Home»Features»New Book Celebrates Ministry of Franciscans

New Book Celebrates Ministry of Franciscans

2
Shares
Pinterest Google+

by Eileen Connelly, OSU

A Franciscan friar has authored a new book that combines his deep love for his community and his passion for history.

Franciscan Friars: Coast to Coast, by Father Jack Clark Robinson, was released in November by Arcadia Publishing as part of its “Images of America Series,” which celebrates the history of neighborhoods, towns and cities across the country. Father Robinson has studied and taught the history of his Franciscan brothers for a quarter of a century and currently serves as minister provincial of Our Lady of Guadalupe Province in the southwest U.S.

“The study of history is a conversation with people who have been to times and places that we can never go,” he said. “If we listen carefully, there is so much we can learn. Like any conversation, we have a contribution to make, too, to help that conversation along, sharing voices that people haven’t had a chance to hear.”

History in the U.S.
The historical contributions of the Franciscans in the U.S. date back to the 1500s, when the king of Spain sent friars to what would become Florida, Georgia and New Mexico. In the 1840s, a Franciscan mission revival began when groups of friars arrived with Irish, German, Polish, Italian and eastern European immigrants.

In the 20th century, the Franciscans began ministering to Latin American and Vietnamese immigrants. When the number of Franciscan friars in the U.S. peaked in the 1960s, they became involved in civil rights issues and changes in the Church following the Second Vatican Council. Franciscan ministry and presence remain strong today, despite aging members and declining numbers in the last 50 years. The book features photos of their work with Native Americans, in soup kitchens and social services agencies, and at parishes, schools and universities.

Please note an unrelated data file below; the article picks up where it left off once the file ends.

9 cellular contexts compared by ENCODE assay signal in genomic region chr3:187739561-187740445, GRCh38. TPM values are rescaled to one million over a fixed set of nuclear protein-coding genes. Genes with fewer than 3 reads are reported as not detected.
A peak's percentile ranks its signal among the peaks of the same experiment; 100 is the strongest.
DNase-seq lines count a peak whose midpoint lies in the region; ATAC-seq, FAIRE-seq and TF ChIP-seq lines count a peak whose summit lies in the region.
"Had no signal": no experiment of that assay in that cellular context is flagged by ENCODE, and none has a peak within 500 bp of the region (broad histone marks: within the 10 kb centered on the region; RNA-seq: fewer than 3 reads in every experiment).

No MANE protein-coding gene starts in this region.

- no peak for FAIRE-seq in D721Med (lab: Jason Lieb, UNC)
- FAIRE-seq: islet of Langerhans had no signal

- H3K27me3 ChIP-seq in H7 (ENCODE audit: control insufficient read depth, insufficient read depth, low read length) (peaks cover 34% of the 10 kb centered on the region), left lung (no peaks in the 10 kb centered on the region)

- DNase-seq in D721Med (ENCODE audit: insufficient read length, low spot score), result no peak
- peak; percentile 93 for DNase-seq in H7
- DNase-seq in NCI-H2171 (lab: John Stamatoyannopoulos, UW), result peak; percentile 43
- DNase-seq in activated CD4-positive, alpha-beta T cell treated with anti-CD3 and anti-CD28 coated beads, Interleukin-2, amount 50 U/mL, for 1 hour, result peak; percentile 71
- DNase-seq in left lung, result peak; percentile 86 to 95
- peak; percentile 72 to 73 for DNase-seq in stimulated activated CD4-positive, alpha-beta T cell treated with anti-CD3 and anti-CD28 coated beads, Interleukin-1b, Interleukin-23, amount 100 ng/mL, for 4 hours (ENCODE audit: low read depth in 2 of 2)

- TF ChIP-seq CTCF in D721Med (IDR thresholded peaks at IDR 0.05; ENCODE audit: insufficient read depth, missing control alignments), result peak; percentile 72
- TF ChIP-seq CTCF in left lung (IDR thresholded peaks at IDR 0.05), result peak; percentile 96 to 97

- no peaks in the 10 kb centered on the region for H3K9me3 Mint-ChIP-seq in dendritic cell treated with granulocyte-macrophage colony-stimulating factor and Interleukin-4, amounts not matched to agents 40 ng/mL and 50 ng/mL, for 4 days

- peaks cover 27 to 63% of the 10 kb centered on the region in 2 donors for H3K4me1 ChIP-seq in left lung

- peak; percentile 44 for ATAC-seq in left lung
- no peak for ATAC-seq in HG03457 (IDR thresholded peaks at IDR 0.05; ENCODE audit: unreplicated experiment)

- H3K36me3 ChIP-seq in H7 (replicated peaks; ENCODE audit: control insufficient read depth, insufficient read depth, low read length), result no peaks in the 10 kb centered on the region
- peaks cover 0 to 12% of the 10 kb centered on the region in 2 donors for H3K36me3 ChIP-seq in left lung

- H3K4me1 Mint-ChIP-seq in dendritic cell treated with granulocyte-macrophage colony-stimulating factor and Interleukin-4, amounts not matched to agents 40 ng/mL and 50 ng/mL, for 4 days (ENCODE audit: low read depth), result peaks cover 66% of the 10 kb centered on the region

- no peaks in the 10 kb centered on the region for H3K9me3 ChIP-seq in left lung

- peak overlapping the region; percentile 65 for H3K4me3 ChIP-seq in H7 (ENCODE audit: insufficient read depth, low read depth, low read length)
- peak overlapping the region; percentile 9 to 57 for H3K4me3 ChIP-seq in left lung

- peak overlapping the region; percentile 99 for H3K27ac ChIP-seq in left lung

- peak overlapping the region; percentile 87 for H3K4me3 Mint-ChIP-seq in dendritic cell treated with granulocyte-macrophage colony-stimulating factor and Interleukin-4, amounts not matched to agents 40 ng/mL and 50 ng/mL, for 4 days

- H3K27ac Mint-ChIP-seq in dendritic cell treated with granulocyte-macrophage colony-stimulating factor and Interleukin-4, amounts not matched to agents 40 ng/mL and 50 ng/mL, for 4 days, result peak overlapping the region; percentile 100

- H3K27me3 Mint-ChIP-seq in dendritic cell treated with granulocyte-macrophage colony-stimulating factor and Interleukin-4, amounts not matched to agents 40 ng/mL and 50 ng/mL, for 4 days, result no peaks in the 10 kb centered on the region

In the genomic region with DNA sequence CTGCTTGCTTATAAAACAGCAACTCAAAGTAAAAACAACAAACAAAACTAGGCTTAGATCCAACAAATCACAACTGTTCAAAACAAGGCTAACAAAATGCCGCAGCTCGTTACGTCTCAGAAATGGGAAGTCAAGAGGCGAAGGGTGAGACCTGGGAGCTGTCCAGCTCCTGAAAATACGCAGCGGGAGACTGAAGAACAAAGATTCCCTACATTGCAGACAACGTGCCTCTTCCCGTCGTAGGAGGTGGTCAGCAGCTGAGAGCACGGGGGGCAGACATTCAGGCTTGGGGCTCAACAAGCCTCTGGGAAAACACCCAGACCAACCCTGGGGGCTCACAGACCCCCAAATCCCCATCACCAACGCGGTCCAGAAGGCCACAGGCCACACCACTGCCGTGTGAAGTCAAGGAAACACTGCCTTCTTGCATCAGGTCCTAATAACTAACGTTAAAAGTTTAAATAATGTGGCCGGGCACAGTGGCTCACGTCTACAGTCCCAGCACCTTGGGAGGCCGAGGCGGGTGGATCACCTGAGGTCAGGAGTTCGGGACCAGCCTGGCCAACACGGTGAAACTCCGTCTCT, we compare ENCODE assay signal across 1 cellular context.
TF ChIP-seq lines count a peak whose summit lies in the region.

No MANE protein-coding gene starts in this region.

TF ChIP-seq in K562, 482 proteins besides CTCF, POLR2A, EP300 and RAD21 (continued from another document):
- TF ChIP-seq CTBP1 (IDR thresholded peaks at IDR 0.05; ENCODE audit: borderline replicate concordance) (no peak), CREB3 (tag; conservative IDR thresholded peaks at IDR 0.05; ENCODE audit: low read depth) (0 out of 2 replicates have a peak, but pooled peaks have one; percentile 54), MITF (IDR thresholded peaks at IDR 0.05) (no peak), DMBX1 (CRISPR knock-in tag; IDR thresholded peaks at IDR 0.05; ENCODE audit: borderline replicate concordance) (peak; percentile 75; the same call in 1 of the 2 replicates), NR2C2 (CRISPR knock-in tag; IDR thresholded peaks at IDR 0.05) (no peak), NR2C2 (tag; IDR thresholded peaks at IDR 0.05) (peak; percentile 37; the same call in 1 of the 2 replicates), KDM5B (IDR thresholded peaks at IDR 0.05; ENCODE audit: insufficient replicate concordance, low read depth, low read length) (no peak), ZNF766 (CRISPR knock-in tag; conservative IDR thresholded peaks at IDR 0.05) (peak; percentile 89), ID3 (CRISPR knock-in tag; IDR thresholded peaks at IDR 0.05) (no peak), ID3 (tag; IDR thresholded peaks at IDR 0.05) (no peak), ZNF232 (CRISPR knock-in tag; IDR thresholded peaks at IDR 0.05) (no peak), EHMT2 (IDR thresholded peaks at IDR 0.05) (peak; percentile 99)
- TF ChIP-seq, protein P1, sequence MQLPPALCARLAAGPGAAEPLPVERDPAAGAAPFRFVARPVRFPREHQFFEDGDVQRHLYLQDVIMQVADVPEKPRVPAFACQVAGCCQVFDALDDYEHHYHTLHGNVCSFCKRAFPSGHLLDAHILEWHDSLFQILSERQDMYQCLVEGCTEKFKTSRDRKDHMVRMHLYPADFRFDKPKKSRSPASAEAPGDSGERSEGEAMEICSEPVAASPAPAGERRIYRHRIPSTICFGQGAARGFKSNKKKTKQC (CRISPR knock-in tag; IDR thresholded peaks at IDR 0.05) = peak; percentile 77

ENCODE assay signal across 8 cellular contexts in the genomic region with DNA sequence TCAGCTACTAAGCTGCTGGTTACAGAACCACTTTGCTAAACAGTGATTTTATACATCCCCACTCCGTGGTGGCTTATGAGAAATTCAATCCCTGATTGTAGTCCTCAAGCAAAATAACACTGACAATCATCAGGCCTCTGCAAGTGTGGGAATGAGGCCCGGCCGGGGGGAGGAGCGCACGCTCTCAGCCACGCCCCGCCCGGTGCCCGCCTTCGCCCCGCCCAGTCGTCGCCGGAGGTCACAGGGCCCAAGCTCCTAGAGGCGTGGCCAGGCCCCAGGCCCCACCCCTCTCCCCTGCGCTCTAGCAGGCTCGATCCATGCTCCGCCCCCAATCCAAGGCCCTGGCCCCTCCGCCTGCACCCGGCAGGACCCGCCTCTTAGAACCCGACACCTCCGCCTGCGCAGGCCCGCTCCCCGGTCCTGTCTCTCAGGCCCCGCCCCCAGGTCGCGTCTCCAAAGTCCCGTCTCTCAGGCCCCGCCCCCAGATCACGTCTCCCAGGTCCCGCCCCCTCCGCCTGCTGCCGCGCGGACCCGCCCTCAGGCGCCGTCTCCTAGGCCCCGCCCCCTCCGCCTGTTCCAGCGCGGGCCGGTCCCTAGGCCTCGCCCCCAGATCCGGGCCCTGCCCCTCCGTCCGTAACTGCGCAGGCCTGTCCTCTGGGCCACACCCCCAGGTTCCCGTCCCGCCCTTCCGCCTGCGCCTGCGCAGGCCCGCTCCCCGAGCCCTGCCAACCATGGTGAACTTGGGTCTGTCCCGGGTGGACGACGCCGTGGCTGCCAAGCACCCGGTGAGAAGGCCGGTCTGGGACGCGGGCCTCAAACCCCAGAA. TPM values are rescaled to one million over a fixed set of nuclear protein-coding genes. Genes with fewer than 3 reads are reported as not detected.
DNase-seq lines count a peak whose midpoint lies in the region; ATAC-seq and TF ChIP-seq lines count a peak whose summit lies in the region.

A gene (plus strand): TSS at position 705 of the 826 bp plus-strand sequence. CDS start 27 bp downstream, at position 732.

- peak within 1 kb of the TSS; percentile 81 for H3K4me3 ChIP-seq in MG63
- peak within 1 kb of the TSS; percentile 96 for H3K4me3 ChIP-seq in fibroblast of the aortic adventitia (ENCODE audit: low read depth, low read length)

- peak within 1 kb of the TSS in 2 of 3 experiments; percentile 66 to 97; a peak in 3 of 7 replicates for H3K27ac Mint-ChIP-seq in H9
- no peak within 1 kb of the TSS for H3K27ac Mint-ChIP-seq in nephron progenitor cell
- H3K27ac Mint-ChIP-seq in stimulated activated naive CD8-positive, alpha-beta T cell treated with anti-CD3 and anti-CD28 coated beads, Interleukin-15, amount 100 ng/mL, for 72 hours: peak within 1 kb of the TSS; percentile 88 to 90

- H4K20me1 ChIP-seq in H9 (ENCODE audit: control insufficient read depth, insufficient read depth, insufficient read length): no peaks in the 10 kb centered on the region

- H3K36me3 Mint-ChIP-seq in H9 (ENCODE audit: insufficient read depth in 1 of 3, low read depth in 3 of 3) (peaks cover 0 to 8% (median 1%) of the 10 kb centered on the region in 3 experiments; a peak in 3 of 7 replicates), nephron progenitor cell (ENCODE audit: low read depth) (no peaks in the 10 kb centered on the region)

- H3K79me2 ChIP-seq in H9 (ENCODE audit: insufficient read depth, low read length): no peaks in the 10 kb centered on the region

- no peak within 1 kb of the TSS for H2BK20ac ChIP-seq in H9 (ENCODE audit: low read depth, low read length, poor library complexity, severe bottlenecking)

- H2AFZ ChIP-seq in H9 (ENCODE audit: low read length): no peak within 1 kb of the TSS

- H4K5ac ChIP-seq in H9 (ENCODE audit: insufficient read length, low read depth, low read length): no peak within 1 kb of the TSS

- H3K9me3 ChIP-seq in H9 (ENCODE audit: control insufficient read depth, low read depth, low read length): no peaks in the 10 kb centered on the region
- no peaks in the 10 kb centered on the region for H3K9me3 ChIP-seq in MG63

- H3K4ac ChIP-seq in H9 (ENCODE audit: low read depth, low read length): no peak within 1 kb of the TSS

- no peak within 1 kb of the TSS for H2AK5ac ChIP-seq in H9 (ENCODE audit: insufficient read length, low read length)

Numerous Contributions
Six Franciscan provincial archives, including the Cincinnati-based St. John the Baptist Province, as well as the memories of hundreds of friars across the country, contributed to the book. The idea for the project originated in the summer of 2018, when Franciscan representatives were among those who attended a national gathering of archivists in Boston.

“Most of the friars know something about their own provincial history, but most know nothing about the history of the other provinces,” Father Robinson explained. “We thought this would be a wonderful way to introduce all of the friars to that history.”

With six provinces of the Order of Friars Minor (Cincinnati; Albuquerque; Franklin, WI, New York; Oakland, CA; and St. Louis) planning to unite in the next several years, he said the book is geared toward helping the Franciscans recognize that “all that has happened in their respective provinces won’t be lost. There will be changes, but we’re working toward what God wants.”

Father Robinson also sees Franciscan Friars Coast to Coast as a vocation tool for future friars – “to lift up the goodness and breadth and depth of what the Franciscans have done.”

Diverse Appeal
In addition, he hopes the book will appeal to the general public. “In a time when religious life is under attack for mistakes made in the past, it’s important for people to see that the vast majority of friars and religious have done great work with tremendous self-sacrifice. I want to lift that up.”

He has a special affinity for the local Franciscan province, having participated in the novitiate and made his solemn vows in Cincinnati. Father Robinson said two things in particular stood out to him as the project developed.

First, he noted, “There are patterns to our history. Five out of six provinces began with serving immigrants. This was particularly true with the St. John the Baptist Province. The friars came to serve the German immigrants in Cincinnati, who were struggling with opposition and assimilating into U.S. culture. Their struggle was remarkably similar to the issues immigrants are facing today.”

“History doesn’t repeat itself, but it does echo itself a lot,” Father Robinson said.

“Another thing that strikes me over and over is how Franciscans make a difference,” he added. “There’s just something about the culture of the Franciscans that has been passed down from St. Francis of Assisi – that seeking of peace, reconciliation and joy.”

For more information, or to order the book, visit www.arcadiapublishing.com.

Previous post

Did you know? St. Monica St. George

Next post

Love is never indifferent to other's suffering, pope says